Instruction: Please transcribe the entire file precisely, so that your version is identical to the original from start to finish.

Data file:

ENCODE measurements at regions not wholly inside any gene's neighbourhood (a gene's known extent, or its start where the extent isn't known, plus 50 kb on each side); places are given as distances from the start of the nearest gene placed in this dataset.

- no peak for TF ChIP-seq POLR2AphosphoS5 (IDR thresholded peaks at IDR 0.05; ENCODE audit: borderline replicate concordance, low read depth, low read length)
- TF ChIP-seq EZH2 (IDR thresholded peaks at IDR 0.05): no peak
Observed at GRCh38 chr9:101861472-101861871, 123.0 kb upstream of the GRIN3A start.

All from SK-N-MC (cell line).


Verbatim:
ENCODE measurements at regions not wholly inside any gene's neighbourhood (a gene's known extent, or its start where the extent isn't known, plus 50 kb on each side); places are given as distances from the start of the nearest gene placed in this dataset.

- no peak for TF ChIP-seq POLR2AphosphoS5 (IDR thresholded peaks at IDR 0.05; ENCODE audit: borderline replicate concordance, low read depth, low read length)
- TF ChIP-seq EZH2 (IDR thresholded peaks at IDR 0.05): no peak
Observed at GRCh38 chr9:101861472-101861871, 123.0 kb upstream of the GRIN3A start.

All from SK-N-MC (cell line).